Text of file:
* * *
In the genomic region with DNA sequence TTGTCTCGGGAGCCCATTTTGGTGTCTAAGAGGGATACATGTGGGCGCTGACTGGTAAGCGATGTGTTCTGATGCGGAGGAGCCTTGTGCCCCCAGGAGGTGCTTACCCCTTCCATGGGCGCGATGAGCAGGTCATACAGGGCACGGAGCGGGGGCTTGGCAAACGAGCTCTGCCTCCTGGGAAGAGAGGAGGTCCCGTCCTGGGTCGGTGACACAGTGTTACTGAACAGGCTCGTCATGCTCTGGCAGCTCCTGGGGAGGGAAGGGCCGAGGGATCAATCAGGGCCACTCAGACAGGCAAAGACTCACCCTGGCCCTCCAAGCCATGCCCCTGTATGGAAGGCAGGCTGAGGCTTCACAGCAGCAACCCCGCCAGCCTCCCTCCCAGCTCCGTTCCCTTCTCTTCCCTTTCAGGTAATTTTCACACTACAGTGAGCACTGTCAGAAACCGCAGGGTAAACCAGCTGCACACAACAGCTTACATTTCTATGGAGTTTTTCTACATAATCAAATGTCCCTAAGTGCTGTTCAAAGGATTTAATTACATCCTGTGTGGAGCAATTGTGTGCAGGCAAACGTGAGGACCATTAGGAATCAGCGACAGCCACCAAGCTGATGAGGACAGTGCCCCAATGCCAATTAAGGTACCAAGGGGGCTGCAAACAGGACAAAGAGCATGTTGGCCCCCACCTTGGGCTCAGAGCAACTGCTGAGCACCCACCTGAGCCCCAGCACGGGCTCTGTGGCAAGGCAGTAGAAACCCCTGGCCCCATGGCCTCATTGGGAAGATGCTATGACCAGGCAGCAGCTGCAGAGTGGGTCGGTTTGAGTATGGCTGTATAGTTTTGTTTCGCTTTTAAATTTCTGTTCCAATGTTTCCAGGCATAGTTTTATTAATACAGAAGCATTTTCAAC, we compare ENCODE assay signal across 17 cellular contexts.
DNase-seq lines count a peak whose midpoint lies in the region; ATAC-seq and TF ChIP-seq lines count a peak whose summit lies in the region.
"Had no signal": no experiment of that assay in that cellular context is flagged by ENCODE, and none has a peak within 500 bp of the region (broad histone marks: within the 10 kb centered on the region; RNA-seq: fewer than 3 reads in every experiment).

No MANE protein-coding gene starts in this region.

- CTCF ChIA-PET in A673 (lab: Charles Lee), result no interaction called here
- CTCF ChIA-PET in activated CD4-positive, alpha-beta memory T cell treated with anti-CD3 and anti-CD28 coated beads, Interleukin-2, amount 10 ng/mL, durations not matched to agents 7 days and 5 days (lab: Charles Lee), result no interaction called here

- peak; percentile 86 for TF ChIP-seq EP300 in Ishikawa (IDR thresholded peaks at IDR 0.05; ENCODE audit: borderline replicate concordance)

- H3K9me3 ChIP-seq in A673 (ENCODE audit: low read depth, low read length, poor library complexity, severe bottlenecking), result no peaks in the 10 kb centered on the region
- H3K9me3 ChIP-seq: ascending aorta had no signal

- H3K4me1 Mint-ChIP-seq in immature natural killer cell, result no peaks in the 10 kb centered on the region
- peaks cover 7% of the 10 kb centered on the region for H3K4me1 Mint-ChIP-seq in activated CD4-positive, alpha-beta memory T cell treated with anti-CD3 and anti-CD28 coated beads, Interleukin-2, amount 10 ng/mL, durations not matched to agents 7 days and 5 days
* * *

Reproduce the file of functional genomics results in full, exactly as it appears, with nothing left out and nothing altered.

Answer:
In the genomic region with DNA sequence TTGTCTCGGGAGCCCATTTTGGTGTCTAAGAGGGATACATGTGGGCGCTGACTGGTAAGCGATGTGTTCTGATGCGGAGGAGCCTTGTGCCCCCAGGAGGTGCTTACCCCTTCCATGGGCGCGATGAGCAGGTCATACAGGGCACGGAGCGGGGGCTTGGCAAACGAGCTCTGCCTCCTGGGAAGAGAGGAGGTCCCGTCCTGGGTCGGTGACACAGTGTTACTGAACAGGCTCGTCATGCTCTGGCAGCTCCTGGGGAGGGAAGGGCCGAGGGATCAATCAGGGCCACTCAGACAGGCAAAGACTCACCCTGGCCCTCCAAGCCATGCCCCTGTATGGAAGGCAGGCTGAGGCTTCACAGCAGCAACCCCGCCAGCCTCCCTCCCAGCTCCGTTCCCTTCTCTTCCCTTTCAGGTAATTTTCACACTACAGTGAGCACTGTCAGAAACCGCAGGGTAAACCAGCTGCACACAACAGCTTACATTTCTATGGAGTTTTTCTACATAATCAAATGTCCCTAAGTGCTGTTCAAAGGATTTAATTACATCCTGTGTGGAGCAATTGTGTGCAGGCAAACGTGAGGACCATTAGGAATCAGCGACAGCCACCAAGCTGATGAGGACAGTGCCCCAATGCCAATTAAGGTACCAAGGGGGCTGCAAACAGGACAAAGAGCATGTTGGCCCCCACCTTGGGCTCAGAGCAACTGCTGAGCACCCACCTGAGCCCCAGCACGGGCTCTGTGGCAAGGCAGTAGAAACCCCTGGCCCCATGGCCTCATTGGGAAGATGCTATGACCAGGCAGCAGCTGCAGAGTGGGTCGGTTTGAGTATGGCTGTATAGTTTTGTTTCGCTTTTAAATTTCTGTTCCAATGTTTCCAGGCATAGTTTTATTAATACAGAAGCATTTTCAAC, we compare ENCODE assay signal across 17 cellular contexts.
DNase-seq lines count a peak whose midpoint lies in the region; ATAC-seq and TF ChIP-seq lines count a peak whose summit lies in the region.
"Had no signal": no experiment of that assay in that cellular context is flagged by ENCODE, and none has a peak within 500 bp of the region (broad histone marks: within the 10 kb centered on the region; RNA-seq: fewer than 3 reads in every experiment).

No MANE protein-coding gene starts in this region.

- CTCF ChIA-PET in A673 (lab: Charles Lee), result no interaction called here
- CTCF ChIA-PET in activated CD4-positive, alpha-beta memory T cell treated with anti-CD3 and anti-CD28 coated beads, Interleukin-2, amount 10 ng/mL, durations not matched to agents 7 days and 5 days (lab: Charles Lee), result no interaction called here

- peak; percentile 86 for TF ChIP-seq EP300 in Ishikawa (IDR thresholded peaks at IDR 0.05; ENCODE audit: borderline replicate concordance)

- H3K9me3 ChIP-seq in A673 (ENCODE audit: low read depth, low read length, poor library complexity, severe bottlenecking), result no peaks in the 10 kb centered on the region
- H3K9me3 ChIP-seq: ascending aorta had no signal

- H3K4me1 Mint-ChIP-seq in immature natural killer cell, result no peaks in the 10 kb centered on the region
- peaks cover 7% of the 10 kb centered on the region for H3K4me1 Mint-ChIP-seq in activated CD4-positive, alpha-beta memory T cell treated with anti-CD3 and anti-CD28 coated beads, Interleukin-2, amount 10 ng/mL, durations not matched to agents 7 days and 5 days